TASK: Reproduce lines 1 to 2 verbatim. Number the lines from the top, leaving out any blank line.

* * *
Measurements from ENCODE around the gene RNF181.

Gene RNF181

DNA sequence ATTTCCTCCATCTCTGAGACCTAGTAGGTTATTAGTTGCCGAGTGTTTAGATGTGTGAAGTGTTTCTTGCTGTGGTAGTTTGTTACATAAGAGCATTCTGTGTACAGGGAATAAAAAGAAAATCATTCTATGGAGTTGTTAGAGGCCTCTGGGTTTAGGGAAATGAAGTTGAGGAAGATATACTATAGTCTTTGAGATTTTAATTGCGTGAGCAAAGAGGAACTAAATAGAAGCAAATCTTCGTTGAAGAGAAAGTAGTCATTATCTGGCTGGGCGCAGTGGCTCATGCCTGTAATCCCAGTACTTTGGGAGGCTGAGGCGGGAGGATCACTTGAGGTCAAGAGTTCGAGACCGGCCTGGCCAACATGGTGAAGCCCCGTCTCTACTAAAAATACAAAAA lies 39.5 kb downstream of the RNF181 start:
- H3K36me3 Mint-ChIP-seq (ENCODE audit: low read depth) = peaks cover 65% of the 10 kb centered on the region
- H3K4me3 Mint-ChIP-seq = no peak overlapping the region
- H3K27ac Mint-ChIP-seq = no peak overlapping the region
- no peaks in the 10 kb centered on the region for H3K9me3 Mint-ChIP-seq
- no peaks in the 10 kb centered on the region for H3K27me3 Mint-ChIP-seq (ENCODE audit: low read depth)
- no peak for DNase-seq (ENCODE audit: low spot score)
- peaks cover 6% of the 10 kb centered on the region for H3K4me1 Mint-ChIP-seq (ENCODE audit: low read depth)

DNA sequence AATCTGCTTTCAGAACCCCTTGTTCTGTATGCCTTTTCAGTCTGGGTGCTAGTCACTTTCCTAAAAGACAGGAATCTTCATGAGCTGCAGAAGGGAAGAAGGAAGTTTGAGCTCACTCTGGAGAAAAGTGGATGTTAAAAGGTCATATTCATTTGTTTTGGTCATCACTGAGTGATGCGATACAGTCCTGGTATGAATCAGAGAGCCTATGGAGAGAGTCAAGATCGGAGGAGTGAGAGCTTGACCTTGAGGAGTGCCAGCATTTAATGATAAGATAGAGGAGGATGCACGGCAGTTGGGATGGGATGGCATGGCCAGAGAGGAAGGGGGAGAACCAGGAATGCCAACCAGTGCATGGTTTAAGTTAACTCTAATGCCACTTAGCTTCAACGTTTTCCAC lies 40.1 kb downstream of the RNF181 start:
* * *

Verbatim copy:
Measurements from ENCODE around the gene RNF181.

Gene RNF181